Helen Irlen writes:
“Almost never are those with reading problems questioned about whether reading is comfortable. It is assumed that reading is equally comfortable for everyone. In reality, there are some for whom reading is very painful. There are actual physical symptoms that can be associated with reading. People get headaches from reading, they get nauseous, they become drowsy, they experience strain and fatigue. One reason proficient readers can read for long periods is because they rarely find reading accompanied by pain, strain, or fatigue.
Because of those negative physical symptoms, an individual with SSS might, at best, read only briefly or, at worst, decide not to read at all.” (p.68)
“There are strategies people use so they will be able to continue reading. One strategy is to incorporate frequent breaks into the reading.
A break can be as simple as briefly looking up from the [-p.70] page or as involved as getting up, walking around, and not returning for five to ten minutes. It is easy to determine how severely affected an individual’s reading is by looking at the frequency and length of the breaks. Those most severely affected take frequent breaks that get longer and longer while the reading time between breaks gets shorter and shorter. Some individuals keep a television on while they read so that they can take breaks every few minutes.
Incorporating breaks into the reading can help, but it also slows down the reading process. Eventually, break times can become longer than reading times. Individuals who cannot read a full chapter without stopping frequently will find reading a much longer process than their peers find it.
Those individuals who cannot read a chapter straight through do not stop only at the end of chapters or at the end of concepts. The breaks occur when perceptual distortion or strain interferes with reading comprehension. Those readers take a break, hoping the distortion or fatigue will disappear. Sometimes it does, for a short period of time. But since the breaks often occur at inopportune times, to return to the task of reading requires a significant amount of rereading and effort.
Adults with SSS are not the only ones who need to take breaks to be able to continue to read. Children with SSS try to employ that strategy in the classroom. When the child puts his or her head down on the desk, looks out the window, talks to a neighbour. or gets up and walks around, the child is often mislabelled as inattentive, distractible, or unmotivated. Quickly such children find that they may not take breaks, but neither can they keep reading. Many find that the safe approach in the classroom is to pretend to read. They move their heads from side to side and turn pages when those around them do likewise. Their behaviour serves a purpose; it keeps them [-p.71] out of trouble. However, it does not help them to read or do classroom assignments.” (pp.69-70)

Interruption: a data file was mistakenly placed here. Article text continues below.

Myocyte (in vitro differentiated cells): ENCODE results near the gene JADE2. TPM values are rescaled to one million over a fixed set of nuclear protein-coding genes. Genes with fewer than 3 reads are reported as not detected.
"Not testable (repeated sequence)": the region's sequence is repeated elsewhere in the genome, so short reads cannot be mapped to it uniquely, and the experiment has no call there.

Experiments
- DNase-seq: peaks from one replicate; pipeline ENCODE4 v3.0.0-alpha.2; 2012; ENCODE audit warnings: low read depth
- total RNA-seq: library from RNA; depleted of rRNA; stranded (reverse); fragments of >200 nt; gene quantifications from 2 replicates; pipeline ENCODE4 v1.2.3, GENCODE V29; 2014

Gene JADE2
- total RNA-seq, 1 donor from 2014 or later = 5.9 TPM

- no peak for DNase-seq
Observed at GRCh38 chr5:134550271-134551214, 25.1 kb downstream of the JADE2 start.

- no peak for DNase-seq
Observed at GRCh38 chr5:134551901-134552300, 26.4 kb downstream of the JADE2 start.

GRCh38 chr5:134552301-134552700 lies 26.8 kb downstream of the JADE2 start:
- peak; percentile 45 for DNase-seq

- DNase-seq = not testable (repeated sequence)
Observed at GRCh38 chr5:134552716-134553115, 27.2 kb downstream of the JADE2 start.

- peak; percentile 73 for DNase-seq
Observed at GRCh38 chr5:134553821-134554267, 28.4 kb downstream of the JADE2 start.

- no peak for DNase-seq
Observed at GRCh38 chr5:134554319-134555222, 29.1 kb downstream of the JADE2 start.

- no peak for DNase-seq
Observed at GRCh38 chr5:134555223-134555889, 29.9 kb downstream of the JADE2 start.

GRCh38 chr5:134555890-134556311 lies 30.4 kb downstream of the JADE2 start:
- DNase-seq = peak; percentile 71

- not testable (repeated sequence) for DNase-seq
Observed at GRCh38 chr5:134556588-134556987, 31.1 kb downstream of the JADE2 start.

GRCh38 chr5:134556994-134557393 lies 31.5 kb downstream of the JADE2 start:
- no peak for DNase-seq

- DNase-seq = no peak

“…it seems that the problems affecting the reader with SSS are made worse by certain environmental factors. For example, the level and type of lighting where one reads can speed up the onset of SSS symptoms and actually worsen the problems occurring on a page.
Fluorescent light is the worst of all. Wonderful. The kind of lighting most frequently used in classrooms and in the workplace is fluorescent. How much more difficult for people with SSS does it have to be?
In general, it takes more energy and effort for people with SSS than for those without it to concentrate and read under fluorescent lighting, and it requires more effort and energy on their part to read under fluorescent light than under any other type of lighting. They might be able to do it, but the price they pay is that it affects comprehension, the length of time they can read, and their energy level.
Adults with SSS often take their work-related reading home, where they can read under dim lighting – but children in school must read and take tests under fluorescent lights.” (pp.71-72)
“Reading materials themselves compound the problem. The brightness of white chalkboards can make matters worse. So can high-gloss white paper. Both produce glare and make it even harder for children with SSS to stay with a reading task.
The amount of words on a page and the style and size of the print can also add to the problem. Many textbooks and magazines are more difficult to read than paperback books, which use no-glare, off-white pages. Books with pictures, large-print books, and books with two or more columns per page are easier to read.” (p.72)
Ref: Helen Irlen (2005) Reading By Colors: Overcoming dyslexia and other reading difficulties through the Irlen method. Penguin: New York